Margaritas, anyone? How to avoid Phytophotodermatitis

April 24, 2024

Back To Articles
Ever reacted with a mysterious rash after making margaritas? Or had a random rash pop up on your hands or arms after going out in the sun?
This could be Phytophotodermatitis. It sounds like a super scary condition, but it’s actually very simple and not serious! And totally common.
Certain fruits/veggies + sun = rash!
Phytophotodermatitis is a rash that results from the combination of contact with certain botanical substances (furanocoumarins) and sun exposure. Psoralen, an active component of the furanocoumarins, forms rashes on the skin when activated by UVA radiation from the sun.  
Psoralen is found in some plants like limes/lemons, oranges and other citrus fruits, carrots, celery, figs, and parsley.
I’ve seen quite a few patients that were preparing margaritas, guacamole, or even Bloody Mary’s prior to spending time outside who unknowingly activated this type of rash. I have also seen this reaction after a patient used a product with Bergamot essential oil and went out in the sun.
Just like contact dermatitis, the rash that results from this interaction is usually delayed, starting at least 24 hours after exposure and peaks at 48-72 hours after exposure. Unfortunately, once the rash occurs, it may take weeks to resolve.

How do I know if I have this type of reaction?

The first sign of phytophotodermatitis is usually a burning feeling on the skin, followed by a rash 1-2 days after exposure. The rash can range from some minor irritation on the skin, all the way to blistering. We often see this rash show up on the face or hands/arms, in either a linear rash, in a drip-shaped pattern, or sometimes around the mouth.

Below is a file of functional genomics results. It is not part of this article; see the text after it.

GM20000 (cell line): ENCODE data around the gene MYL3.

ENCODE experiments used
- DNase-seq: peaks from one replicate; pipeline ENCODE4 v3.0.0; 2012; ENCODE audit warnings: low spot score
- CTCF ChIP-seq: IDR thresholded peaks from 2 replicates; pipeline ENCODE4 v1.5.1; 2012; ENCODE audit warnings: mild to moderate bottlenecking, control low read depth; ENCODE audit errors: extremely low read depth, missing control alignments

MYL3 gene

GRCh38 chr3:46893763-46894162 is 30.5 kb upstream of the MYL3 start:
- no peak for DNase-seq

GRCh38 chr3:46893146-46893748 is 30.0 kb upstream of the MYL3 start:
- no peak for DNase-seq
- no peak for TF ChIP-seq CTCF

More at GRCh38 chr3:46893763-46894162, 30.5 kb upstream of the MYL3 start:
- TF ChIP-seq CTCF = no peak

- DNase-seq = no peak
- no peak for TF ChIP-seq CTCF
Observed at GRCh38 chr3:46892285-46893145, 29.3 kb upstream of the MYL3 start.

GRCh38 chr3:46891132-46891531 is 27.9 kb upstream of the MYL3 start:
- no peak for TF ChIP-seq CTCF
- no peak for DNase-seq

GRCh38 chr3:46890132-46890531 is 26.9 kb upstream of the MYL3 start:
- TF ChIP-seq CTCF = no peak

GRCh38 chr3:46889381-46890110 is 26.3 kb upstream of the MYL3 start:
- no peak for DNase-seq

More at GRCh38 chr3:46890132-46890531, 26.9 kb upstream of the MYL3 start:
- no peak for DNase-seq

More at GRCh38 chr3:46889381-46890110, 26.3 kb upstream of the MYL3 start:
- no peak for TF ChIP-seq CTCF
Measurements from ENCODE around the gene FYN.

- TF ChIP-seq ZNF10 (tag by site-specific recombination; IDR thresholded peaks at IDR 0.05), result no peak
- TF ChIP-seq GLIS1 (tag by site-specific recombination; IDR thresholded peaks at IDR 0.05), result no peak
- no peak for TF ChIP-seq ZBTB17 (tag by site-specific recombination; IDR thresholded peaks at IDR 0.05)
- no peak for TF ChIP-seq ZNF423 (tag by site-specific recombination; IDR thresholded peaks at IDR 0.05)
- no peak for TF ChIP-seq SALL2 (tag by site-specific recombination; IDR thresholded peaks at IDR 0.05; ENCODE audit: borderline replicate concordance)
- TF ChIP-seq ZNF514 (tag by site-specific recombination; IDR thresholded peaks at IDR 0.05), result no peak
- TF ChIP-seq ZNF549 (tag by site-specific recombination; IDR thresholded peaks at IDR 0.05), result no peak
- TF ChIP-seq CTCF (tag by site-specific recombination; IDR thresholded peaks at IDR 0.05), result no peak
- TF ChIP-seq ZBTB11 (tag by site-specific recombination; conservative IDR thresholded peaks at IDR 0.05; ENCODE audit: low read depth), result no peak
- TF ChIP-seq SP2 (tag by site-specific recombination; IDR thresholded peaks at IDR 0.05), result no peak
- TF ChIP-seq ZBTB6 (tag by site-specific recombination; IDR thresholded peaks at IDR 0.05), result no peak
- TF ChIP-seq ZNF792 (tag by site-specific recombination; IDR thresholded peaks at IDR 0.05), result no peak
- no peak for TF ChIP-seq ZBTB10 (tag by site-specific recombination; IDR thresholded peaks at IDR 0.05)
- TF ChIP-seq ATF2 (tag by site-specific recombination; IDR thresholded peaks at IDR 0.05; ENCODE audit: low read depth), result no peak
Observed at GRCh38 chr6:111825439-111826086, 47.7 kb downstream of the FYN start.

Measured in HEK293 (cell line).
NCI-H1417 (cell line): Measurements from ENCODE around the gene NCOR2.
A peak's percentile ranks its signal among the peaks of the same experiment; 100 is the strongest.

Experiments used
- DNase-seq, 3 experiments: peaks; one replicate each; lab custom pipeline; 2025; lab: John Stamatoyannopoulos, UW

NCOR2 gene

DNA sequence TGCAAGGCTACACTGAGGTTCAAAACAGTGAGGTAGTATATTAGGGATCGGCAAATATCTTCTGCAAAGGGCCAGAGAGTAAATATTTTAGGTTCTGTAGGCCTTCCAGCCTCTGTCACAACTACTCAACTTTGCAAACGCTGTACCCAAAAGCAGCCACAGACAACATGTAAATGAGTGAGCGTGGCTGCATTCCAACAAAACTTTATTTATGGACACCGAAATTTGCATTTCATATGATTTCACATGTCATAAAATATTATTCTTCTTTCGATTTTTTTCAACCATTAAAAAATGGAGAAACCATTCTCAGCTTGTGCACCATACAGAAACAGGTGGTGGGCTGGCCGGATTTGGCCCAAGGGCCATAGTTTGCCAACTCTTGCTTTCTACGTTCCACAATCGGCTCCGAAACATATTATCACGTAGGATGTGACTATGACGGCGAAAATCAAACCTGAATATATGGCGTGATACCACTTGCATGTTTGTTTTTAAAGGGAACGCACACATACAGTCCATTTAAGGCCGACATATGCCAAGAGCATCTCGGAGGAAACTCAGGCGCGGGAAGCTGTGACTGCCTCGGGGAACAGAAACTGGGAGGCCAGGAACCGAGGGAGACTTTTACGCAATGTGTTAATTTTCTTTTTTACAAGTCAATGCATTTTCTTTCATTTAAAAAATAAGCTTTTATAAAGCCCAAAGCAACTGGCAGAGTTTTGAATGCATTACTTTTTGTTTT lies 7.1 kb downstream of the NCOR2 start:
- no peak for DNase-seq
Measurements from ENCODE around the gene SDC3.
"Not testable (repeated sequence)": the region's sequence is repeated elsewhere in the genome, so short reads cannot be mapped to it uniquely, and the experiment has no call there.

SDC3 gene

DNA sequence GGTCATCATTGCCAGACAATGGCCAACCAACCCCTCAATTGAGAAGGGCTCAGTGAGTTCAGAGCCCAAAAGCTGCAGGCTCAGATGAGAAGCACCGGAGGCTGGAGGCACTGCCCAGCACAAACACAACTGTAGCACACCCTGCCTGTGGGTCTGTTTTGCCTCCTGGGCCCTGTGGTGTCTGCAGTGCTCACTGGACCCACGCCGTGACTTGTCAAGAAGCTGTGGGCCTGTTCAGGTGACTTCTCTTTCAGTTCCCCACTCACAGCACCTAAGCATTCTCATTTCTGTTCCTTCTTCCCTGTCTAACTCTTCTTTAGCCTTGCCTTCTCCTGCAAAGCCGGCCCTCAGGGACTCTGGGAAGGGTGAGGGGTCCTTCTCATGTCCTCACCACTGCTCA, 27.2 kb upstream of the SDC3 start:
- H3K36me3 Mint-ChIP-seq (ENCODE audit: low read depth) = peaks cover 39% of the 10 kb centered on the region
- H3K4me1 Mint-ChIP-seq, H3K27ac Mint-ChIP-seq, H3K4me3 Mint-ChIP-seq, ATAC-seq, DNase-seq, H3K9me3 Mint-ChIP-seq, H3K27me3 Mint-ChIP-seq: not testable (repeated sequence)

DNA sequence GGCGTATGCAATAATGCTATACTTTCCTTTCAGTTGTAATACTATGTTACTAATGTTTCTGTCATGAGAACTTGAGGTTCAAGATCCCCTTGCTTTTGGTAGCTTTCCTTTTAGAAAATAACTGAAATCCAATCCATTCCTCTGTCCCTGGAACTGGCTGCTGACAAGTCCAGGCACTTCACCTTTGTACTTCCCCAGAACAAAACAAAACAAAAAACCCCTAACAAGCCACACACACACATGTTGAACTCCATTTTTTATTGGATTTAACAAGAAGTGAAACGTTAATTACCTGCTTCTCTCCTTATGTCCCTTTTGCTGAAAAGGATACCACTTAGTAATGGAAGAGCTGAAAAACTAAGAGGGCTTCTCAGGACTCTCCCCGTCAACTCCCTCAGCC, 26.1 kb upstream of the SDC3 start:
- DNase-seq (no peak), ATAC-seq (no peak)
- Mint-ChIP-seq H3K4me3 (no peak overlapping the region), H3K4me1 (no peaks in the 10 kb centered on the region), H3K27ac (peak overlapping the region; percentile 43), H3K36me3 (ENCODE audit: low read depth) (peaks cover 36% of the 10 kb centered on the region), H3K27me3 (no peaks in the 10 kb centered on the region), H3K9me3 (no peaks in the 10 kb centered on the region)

Some people who have this reaction can get something called post-inflammatory hyperpigmentation, where your skin darkens in areas where inflammation has occurred. This type of hyperpigmentation can last weeks to months and can be really hard to get rid of.

What can I do if this occurs?

Sadly, once the rash has been activated, there isn’t much you can do. Stay out of the sun if you can, and if you can’t, cover up the rash area and wear sunscreen [at least spf 30, and reapply every 2 hours] so that the area doesn’t get more pigmented. Although the active rash tends to clear up fairly quickly, it’s the resulting hyperpigmentation that seems to bother people more. Creams that help reduce hyperpigmentation can be useful.
In the future, make sure you rinse your skin well after prepping anything with limes/lemons, oranges and other citrus fruits, carrots, celery, figs, and parsley. Also remember to wash off any areas that might make direct contact with your skin before you go out in the sun.

Leave a comment

Please note, comments need to be approved before they are published.